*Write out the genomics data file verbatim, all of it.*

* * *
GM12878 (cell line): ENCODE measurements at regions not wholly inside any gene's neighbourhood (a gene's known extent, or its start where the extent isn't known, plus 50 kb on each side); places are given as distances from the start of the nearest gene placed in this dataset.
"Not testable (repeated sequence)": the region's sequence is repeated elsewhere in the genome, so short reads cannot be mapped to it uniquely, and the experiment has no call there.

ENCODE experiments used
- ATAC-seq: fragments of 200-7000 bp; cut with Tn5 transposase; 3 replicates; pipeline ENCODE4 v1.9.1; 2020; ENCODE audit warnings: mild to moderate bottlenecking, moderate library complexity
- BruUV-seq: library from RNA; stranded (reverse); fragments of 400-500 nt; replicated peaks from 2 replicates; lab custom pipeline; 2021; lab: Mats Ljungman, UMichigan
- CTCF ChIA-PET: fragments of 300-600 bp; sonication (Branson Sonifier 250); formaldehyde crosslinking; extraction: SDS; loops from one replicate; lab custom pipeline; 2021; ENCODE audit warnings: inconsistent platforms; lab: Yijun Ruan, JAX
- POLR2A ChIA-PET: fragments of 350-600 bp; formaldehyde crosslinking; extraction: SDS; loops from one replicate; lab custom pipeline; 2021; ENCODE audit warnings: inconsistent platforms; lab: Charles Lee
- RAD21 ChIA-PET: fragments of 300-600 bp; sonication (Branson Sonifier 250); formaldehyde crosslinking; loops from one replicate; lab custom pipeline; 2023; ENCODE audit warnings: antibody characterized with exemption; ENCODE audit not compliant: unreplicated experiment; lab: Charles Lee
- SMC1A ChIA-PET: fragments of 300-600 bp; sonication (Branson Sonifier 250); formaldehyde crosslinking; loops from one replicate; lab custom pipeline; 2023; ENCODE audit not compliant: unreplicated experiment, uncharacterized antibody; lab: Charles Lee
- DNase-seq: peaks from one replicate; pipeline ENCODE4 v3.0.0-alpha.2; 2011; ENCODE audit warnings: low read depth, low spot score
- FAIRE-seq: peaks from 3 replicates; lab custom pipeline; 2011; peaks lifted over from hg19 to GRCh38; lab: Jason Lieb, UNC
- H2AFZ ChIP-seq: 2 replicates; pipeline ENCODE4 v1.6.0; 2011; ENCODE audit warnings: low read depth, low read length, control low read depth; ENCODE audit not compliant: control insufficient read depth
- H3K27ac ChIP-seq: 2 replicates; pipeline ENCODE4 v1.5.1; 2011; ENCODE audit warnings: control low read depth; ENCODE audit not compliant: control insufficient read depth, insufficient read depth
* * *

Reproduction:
GM12878 (cell line): ENCODE measurements at regions not wholly inside any gene's neighbourhood (a gene's known extent, or its start where the extent isn't known, plus 50 kb on each side); places are given as distances from the start of the nearest gene placed in this dataset.
"Not testable (repeated sequence)": the region's sequence is repeated elsewhere in the genome, so short reads cannot be mapped to it uniquely, and the experiment has no call there.

ENCODE experiments used
- ATAC-seq: fragments of 200-7000 bp; cut with Tn5 transposase; 3 replicates; pipeline ENCODE4 v1.9.1; 2020; ENCODE audit warnings: mild to moderate bottlenecking, moderate library complexity
- BruUV-seq: library from RNA; stranded (reverse); fragments of 400-500 nt; replicated peaks from 2 replicates; lab custom pipeline; 2021; lab: Mats Ljungman, UMichigan
- CTCF ChIA-PET: fragments of 300-600 bp; sonication (Branson Sonifier 250); formaldehyde crosslinking; extraction: SDS; loops from one replicate; lab custom pipeline; 2021; ENCODE audit warnings: inconsistent platforms; lab: Yijun Ruan, JAX
- POLR2A ChIA-PET: fragments of 350-600 bp; formaldehyde crosslinking; extraction: SDS; loops from one replicate; lab custom pipeline; 2021; ENCODE audit warnings: inconsistent platforms; lab: Charles Lee
- RAD21 ChIA-PET: fragments of 300-600 bp; sonication (Branson Sonifier 250); formaldehyde crosslinking; loops from one replicate; lab custom pipeline; 2023; ENCODE audit warnings: antibody characterized with exemption; ENCODE audit not compliant: unreplicated experiment; lab: Charles Lee
- SMC1A ChIA-PET: fragments of 300-600 bp; sonication (Branson Sonifier 250); formaldehyde crosslinking; loops from one replicate; lab custom pipeline; 2023; ENCODE audit not compliant: unreplicated experiment, uncharacterized antibody; lab: Charles Lee
- DNase-seq: peaks from one replicate; pipeline ENCODE4 v3.0.0-alpha.2; 2011; ENCODE audit warnings: low read depth, low spot score
- FAIRE-seq: peaks from 3 replicates; lab custom pipeline; 2011; peaks lifted over from hg19 to GRCh38; lab: Jason Lieb, UNC
- H2AFZ ChIP-seq: 2 replicates; pipeline ENCODE4 v1.6.0; 2011; ENCODE audit warnings: low read depth, low read length, control low read depth; ENCODE audit not compliant: control insufficient read depth
- H3K27ac ChIP-seq: 2 replicates; pipeline ENCODE4 v1.5.1; 2011; ENCODE audit warnings: control low read depth; ENCODE audit not compliant: control insufficient read depth, insufficient read depth